WHEREAS Canadas major beef trade export markets have closed their borders to Canadian beef because of a single case of bovine spongiform encephalopathy (BSE);AND WHEREAS closure of these international markets has resulted in a severe oversupply of beef in Canada, crippling the industry;AND WHEREAS Canadas agreement on international trade through the World Trade Organization sets a tariff rate quota (TRQ) of 76,409 tonnes for beef imported from non-NAFTA countries tariff-free;AND WHEREAS the Department of Foreign Affairs and International Trade can issue supplementary TRQs which allow imports of beef from non-NAFTA countries tariff free even after TRQ limits have been reached;AND WHEREAS during this crisis, the minister continues to issue supplementary TRQs further increasing the burden on the Canadian beef industry;
THEREFORE BE IT RESOLVED that the Alberta Association of Municipal Districts and Counties urge the Government of Canada to permanently discontinue the issuance of supplementary tariff rate quotas (TRQs).
Since a single case of bovine spongiform encephalopathy (BSE), commonly known as mad cow disease, was reported on May 20, 2003, Canadas major beef trade export markets closed their borders to Canadian beef. This has resulted in a huge surplus of beef in the Canadian market and devastation to the industry.Under international trade agreements through the World Trade Organization, Canada has a commitment that will allow the importation of up to 76,409 tonnes of beef tariff-free from non-NAFTA countries. This tariff rate quota, or TRQ, is administered through the federal governments Department of Foreign Affairs and International Trade.Canadian companies can continue to import beef from these countries once the total imported from these countries reaches 76,409 tonnes, if they pay a tariff of 26.5%. The Minister of International Trade, however, may issue supplementary TRQ permits. If the minister issues supplementary permits, the importer may import beef from these countries tariff-free even though our commitment to the international community of 76,409 tonnes tariff-free has been met.Although certain conditions must be met prior to a supplementary permit being issued, we believe that, during this crisis, supplementary permits should not be issued and those issued after May 20, 2003 should be suspended to provide some relief to our industry. Furthermore, for the long-term prosperity of our industry, we believe that supplementary permits should never be issued.Unfortunately, these supplementary permits continue to be issued even as our producers cannot market their beef. This adds to the already drastic situation and must stop. We ask for your support of our resolution and thank you for your consideration.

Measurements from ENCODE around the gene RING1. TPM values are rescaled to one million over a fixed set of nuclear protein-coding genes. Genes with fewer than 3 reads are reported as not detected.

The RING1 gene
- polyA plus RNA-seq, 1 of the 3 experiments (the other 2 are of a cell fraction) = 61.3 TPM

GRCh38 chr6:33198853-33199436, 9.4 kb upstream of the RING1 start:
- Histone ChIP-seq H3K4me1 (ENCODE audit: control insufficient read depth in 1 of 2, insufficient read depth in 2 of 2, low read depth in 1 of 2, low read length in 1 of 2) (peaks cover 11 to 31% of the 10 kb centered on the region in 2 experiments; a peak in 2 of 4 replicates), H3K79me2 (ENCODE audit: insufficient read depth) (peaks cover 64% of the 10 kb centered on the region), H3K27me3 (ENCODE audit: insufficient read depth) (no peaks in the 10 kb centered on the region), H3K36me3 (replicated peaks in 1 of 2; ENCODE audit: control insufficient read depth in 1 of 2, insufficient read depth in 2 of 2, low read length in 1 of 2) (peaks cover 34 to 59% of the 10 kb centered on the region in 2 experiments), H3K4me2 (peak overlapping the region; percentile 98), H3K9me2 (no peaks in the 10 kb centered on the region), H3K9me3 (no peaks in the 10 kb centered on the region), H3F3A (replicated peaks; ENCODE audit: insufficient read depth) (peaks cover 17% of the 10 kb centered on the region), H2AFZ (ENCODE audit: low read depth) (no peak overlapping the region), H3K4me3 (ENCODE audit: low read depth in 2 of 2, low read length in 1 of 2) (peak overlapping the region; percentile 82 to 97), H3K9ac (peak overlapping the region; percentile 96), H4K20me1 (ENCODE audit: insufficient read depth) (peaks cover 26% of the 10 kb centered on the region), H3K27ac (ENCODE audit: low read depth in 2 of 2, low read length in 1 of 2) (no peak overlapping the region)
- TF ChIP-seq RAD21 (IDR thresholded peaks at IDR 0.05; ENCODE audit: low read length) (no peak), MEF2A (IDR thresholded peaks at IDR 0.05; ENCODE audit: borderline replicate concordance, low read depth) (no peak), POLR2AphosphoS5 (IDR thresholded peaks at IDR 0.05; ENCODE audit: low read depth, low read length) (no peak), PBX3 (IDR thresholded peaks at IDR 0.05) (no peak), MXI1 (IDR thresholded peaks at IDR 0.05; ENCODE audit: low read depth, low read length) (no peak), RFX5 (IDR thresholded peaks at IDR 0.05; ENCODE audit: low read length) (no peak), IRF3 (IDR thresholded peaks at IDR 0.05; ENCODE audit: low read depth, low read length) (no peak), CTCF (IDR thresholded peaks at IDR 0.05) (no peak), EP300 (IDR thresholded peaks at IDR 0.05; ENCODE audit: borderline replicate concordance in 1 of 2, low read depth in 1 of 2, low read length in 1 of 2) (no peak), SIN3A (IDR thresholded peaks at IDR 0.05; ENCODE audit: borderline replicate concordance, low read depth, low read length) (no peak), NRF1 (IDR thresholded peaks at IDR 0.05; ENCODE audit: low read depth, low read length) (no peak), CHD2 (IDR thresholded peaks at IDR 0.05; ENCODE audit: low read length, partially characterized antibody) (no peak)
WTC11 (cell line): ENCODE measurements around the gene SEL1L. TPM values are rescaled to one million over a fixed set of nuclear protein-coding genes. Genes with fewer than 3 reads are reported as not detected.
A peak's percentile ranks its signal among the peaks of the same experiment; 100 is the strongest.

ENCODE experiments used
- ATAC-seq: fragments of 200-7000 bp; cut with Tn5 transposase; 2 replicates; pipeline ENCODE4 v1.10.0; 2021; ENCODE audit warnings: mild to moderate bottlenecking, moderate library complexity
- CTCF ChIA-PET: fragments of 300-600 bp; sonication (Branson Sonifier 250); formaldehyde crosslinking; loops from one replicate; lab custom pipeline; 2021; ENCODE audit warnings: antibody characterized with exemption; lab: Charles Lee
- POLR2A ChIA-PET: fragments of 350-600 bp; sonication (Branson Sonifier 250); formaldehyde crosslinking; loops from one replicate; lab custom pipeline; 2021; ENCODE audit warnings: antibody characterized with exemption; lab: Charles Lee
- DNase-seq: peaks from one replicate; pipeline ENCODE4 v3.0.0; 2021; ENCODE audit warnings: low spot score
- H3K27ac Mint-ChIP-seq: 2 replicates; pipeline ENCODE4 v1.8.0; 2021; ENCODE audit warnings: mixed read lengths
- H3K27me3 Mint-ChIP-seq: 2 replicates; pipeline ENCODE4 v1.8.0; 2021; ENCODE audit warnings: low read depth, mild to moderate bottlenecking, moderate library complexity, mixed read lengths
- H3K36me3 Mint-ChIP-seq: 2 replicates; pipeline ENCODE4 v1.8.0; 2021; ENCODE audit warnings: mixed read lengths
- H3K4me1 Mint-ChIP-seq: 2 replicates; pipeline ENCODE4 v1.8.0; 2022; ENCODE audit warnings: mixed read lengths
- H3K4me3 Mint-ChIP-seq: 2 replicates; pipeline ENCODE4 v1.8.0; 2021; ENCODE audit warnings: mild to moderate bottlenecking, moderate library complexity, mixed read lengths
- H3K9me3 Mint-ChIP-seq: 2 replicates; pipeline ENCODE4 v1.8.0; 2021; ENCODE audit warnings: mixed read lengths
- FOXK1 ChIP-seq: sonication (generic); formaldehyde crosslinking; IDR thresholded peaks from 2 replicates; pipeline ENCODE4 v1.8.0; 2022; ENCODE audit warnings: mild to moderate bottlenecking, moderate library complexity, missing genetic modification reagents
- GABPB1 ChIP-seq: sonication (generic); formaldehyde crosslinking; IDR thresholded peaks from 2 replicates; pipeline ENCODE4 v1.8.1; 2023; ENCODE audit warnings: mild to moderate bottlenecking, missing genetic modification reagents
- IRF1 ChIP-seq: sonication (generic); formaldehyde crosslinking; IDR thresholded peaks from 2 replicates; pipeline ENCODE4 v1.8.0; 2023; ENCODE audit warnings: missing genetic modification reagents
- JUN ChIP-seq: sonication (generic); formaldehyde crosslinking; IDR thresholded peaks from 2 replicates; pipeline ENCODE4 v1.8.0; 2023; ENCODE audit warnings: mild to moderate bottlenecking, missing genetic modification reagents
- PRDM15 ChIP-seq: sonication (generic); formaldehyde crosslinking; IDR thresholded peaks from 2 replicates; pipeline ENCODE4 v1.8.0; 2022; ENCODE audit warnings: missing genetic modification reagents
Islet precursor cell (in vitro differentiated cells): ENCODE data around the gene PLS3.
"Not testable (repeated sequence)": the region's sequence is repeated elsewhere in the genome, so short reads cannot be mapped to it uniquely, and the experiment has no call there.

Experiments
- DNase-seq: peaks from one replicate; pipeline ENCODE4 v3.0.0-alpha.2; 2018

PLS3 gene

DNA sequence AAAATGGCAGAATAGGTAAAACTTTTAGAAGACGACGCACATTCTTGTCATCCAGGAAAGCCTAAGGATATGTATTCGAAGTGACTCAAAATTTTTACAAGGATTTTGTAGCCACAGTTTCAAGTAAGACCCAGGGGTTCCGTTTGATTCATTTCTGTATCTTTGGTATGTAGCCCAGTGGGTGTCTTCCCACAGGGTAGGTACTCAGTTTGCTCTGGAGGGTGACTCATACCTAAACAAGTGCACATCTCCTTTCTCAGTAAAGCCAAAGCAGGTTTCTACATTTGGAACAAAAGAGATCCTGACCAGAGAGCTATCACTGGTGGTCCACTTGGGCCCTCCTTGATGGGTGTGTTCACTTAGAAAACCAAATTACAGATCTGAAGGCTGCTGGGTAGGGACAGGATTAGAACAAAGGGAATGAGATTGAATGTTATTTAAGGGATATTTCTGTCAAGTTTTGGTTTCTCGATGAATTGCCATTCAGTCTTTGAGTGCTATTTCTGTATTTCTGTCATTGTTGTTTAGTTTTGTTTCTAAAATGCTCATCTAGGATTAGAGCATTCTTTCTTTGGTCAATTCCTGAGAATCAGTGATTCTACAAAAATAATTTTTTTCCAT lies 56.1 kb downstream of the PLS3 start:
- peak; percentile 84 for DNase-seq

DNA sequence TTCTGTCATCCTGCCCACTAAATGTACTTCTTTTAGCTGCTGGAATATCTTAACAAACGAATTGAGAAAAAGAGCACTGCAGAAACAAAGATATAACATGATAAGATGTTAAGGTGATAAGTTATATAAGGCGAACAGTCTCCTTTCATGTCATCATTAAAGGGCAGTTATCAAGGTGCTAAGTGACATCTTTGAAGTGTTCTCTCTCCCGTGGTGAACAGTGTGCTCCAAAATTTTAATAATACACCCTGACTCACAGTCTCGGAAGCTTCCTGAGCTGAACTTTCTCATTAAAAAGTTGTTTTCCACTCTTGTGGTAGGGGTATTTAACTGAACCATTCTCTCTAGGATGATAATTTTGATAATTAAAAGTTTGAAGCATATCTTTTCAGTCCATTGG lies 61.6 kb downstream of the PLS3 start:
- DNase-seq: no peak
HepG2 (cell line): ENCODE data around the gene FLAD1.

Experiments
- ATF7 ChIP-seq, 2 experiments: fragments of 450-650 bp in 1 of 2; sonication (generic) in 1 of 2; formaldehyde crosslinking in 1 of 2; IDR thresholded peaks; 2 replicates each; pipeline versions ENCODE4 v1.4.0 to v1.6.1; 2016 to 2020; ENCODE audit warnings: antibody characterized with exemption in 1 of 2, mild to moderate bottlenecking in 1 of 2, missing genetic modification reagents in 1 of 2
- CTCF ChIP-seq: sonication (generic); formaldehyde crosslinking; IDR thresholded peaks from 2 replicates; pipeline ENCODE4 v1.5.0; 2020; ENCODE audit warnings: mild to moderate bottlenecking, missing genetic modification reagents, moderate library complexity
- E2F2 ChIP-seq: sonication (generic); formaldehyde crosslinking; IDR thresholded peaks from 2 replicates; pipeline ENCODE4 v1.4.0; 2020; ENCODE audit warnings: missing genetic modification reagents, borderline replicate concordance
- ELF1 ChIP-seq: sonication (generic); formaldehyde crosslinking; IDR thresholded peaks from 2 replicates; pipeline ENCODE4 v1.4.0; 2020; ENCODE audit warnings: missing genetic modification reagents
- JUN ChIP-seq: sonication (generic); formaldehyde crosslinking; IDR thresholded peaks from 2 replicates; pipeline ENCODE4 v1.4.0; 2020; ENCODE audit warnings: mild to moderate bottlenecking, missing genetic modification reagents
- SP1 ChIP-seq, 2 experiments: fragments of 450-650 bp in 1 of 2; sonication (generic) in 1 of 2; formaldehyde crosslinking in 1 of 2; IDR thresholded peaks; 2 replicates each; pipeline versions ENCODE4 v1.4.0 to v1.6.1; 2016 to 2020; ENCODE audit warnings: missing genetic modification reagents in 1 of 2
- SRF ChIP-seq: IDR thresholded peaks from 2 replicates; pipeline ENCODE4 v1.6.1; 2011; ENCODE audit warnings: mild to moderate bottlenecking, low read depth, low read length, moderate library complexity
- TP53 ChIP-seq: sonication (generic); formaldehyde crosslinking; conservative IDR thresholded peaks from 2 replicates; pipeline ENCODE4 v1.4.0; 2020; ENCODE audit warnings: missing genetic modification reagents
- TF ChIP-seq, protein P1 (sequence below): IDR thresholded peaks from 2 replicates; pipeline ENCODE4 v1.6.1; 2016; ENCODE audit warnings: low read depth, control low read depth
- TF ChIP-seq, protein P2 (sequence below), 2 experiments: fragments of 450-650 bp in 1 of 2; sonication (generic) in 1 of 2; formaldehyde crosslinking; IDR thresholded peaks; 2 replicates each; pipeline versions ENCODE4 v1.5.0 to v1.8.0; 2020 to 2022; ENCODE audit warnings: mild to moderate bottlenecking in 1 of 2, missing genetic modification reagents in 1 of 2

The AAMDC does not currently have any resolutions dealing with this issue.On June 4, 2003, the Hon. Pierre Pettigrew, Minister of International Trade, announced that Canadian companies wishing to apply for supplementary imports of non-NAFTA beef and veal would be required to first offer the opportunity to supply their needs to at least five Canadian suppliers. The current policy required companies to check with two domestic suppliers.On July 18, 2003, Minister Pettigrew announced that all applications received after July 9, 2003 for imports of non-NAFTA beef and veal above amounts already agreed to under WTO rules (called supplemental imports) would normally be refused. The federal government ordered a government-industry committee to review the current policy on supplemental beef imports and report to the Minister for International Trade and the Minister for Agriculture and Agri-Food by August 8, 2003. According to Agriculture and Agri-Food Canada, the policy announced on July 9, 2003 is still in effect.